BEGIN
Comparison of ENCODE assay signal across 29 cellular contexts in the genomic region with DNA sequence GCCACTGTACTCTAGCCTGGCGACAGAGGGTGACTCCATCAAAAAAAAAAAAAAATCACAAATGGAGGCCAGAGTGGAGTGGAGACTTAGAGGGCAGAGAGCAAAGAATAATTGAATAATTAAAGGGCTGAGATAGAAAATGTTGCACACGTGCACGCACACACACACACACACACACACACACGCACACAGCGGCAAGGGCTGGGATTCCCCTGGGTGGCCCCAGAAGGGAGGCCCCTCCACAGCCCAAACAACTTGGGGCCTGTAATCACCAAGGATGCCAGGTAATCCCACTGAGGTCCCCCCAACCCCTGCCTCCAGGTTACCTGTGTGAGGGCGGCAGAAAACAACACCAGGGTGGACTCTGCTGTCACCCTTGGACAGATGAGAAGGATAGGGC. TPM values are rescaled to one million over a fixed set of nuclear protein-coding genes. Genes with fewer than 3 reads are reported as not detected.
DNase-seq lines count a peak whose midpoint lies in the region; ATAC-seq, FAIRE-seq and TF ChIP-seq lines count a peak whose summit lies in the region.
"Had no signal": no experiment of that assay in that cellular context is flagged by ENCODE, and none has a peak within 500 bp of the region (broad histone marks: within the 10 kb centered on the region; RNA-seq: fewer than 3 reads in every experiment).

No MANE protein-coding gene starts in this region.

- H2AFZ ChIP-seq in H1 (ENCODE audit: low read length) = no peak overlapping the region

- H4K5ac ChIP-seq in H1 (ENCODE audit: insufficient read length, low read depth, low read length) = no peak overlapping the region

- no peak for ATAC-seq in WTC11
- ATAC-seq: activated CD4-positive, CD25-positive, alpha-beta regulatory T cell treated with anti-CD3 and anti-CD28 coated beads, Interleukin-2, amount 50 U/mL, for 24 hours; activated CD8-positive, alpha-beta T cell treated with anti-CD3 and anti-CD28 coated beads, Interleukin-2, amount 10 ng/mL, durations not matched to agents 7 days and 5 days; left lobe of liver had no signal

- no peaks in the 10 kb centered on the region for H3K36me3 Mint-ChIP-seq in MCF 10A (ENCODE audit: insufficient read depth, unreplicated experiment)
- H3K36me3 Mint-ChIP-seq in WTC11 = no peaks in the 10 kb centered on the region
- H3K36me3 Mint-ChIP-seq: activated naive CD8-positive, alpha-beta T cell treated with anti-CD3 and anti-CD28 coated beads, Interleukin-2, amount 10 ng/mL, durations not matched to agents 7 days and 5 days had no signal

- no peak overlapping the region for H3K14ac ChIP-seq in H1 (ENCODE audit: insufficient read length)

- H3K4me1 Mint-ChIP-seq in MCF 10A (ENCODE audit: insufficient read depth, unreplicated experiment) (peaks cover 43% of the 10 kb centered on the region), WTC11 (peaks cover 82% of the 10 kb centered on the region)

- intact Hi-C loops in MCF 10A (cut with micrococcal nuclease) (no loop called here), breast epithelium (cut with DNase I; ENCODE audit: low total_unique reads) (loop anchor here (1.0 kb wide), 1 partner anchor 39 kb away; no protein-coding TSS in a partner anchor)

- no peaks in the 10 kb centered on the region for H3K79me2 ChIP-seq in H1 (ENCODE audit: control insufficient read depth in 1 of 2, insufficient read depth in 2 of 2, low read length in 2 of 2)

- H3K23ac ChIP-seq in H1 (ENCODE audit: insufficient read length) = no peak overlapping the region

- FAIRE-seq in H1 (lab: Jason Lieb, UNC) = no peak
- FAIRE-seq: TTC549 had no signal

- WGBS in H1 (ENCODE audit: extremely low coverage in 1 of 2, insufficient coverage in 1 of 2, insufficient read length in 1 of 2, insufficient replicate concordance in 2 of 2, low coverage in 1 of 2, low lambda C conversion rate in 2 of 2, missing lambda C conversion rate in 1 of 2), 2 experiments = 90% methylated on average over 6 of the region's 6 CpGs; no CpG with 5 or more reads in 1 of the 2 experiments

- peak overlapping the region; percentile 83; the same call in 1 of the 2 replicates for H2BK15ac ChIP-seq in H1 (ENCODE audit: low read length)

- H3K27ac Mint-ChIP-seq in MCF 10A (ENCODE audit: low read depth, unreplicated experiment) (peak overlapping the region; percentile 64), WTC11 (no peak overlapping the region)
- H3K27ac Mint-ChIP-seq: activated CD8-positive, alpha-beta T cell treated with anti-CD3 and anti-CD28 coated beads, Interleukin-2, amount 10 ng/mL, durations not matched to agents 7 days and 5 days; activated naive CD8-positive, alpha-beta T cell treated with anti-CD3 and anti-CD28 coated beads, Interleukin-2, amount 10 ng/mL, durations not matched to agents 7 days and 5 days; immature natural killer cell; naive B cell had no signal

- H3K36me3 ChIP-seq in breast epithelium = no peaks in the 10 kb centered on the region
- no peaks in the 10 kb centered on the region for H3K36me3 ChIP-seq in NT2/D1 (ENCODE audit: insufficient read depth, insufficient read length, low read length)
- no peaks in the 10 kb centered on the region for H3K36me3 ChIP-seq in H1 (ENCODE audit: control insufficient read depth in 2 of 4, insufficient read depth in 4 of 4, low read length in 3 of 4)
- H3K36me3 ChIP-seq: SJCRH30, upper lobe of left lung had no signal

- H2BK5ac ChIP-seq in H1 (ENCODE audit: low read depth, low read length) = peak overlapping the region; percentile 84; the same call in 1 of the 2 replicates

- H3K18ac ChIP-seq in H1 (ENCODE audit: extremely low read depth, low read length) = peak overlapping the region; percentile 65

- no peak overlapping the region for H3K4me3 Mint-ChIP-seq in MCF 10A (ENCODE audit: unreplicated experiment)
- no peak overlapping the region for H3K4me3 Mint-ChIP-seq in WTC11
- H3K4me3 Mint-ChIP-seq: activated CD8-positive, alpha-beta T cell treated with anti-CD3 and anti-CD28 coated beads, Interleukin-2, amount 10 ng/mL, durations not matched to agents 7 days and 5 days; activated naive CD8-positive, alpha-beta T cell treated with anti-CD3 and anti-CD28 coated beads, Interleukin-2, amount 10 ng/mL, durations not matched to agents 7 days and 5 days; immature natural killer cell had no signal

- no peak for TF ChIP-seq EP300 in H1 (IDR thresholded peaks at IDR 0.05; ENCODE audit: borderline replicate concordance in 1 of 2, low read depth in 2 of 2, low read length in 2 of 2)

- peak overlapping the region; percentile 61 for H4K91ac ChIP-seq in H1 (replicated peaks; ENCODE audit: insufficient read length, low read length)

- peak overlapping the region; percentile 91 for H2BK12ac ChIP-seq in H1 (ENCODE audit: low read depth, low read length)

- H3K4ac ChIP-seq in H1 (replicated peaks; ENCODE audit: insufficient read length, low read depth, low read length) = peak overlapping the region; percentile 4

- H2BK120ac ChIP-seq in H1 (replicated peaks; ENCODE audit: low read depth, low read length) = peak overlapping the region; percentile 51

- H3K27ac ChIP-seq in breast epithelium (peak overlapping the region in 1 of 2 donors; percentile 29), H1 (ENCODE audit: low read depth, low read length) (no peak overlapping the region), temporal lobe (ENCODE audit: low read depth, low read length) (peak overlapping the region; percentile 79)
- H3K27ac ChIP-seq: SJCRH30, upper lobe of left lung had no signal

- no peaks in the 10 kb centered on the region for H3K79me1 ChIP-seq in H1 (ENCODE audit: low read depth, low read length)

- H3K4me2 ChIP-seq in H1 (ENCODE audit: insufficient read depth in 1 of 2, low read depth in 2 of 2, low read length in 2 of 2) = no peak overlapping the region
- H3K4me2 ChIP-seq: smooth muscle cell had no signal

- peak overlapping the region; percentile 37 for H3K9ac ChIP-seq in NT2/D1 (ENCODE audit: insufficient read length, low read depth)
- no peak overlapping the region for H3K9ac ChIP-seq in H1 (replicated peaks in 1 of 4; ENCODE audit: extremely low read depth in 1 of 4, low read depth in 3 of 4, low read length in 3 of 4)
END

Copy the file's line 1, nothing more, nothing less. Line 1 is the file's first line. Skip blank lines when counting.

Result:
Comparison of ENCODE assay signal across 29 cellular contexts in the genomic region with DNA sequence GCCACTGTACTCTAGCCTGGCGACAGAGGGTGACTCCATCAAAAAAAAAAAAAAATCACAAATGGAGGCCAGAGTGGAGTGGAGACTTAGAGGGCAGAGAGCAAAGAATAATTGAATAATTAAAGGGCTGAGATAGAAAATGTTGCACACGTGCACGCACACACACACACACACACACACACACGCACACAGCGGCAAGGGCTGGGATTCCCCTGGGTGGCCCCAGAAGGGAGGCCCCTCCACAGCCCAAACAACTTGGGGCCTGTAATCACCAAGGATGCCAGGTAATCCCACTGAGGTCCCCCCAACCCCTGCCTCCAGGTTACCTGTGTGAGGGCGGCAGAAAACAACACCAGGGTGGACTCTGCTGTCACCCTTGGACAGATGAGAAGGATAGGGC. TPM values are rescaled to one million over a fixed set of nuclear protein-coding genes. Genes with fewer than 3 reads are reported as not detected.